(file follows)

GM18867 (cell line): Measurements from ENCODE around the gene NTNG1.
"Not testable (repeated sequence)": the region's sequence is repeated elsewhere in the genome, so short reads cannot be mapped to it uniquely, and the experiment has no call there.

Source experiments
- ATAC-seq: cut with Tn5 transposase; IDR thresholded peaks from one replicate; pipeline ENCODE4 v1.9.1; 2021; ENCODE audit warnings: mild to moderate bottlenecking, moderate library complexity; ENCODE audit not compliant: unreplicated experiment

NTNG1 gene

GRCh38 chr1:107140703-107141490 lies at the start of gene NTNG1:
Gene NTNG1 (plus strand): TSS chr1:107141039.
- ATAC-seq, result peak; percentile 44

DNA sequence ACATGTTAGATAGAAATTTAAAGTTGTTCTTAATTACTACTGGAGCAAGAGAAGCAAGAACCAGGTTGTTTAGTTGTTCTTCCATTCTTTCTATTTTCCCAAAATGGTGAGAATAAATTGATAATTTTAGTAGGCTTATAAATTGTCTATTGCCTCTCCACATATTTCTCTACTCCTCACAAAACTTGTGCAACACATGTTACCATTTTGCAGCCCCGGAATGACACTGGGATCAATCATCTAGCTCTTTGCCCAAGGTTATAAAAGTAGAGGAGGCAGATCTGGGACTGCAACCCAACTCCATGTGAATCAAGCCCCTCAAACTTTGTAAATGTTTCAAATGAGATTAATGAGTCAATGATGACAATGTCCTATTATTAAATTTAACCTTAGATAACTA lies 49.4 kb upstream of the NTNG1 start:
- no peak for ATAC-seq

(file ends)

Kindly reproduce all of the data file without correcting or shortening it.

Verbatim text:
GM18867 (cell line): Measurements from ENCODE around the gene NTNG1.
"Not testable (repeated sequence)": the region's sequence is repeated elsewhere in the genome, so short reads cannot be mapped to it uniquely, and the experiment has no call there.

Source experiments
- ATAC-seq: cut with Tn5 transposase; IDR thresholded peaks from one replicate; pipeline ENCODE4 v1.9.1; 2021; ENCODE audit warnings: mild to moderate bottlenecking, moderate library complexity; ENCODE audit not compliant: unreplicated experiment

NTNG1 gene

GRCh38 chr1:107140703-107141490 lies at the start of gene NTNG1:
Gene NTNG1 (plus strand): TSS chr1:107141039.
- ATAC-seq, result peak; percentile 44

DNA sequence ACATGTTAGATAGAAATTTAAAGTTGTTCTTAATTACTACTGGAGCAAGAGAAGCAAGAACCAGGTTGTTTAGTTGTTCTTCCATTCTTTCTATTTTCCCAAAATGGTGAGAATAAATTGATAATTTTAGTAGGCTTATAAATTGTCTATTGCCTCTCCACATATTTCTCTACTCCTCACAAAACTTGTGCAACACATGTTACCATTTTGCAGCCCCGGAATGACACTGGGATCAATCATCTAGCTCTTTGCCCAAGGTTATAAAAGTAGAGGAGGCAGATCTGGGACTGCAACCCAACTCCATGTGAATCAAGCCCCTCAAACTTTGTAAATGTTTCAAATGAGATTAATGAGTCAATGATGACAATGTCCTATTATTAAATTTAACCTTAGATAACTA lies 49.4 kb upstream of the NTNG1 start:
- no peak for ATAC-seq